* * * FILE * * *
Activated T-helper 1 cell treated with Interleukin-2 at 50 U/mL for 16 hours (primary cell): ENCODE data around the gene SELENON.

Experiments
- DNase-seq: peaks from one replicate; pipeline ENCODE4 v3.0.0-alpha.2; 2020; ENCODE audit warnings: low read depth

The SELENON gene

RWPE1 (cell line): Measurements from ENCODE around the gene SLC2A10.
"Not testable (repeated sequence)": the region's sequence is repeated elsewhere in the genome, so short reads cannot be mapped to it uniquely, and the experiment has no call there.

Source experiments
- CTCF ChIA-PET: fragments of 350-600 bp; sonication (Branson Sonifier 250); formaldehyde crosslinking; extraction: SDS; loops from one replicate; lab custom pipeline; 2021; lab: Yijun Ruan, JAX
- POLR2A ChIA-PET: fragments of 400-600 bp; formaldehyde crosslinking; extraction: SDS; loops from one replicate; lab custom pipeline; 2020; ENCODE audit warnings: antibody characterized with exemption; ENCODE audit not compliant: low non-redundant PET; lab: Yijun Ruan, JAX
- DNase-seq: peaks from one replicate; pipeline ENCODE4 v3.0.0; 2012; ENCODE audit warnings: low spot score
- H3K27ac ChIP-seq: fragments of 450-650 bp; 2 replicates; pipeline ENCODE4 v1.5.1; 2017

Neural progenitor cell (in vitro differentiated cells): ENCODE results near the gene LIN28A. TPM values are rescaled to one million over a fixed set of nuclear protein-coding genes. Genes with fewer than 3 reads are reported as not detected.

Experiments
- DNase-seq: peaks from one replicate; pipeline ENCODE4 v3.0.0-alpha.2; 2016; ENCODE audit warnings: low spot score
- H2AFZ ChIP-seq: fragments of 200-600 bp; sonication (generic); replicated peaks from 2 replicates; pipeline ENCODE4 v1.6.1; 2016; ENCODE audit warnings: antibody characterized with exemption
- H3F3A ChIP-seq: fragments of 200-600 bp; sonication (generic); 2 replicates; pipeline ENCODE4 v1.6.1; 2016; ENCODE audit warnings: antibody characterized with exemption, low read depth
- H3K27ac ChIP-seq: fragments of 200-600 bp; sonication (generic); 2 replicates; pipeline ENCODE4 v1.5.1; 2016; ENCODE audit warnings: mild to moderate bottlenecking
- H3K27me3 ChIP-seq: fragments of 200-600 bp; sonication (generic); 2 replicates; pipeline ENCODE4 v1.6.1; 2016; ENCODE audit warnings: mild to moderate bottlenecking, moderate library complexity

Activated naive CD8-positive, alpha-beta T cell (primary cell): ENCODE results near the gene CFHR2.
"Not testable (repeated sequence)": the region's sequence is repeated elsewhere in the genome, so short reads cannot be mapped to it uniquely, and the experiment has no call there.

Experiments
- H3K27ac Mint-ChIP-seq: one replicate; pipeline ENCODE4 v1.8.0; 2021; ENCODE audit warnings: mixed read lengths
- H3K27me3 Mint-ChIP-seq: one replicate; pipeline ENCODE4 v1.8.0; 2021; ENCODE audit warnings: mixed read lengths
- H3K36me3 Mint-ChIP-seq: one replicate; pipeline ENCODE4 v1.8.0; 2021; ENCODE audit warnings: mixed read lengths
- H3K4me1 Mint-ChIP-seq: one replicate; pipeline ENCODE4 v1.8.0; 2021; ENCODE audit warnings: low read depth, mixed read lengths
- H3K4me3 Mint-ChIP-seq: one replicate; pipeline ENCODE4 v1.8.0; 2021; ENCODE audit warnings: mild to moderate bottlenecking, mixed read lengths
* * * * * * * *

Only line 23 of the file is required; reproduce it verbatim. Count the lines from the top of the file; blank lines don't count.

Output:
- H3K27me3 Mint-ChIP-seq: one replicate; pipeline ENCODE4 v1.8.0; 2021; ENCODE audit warnings: mixed read lengths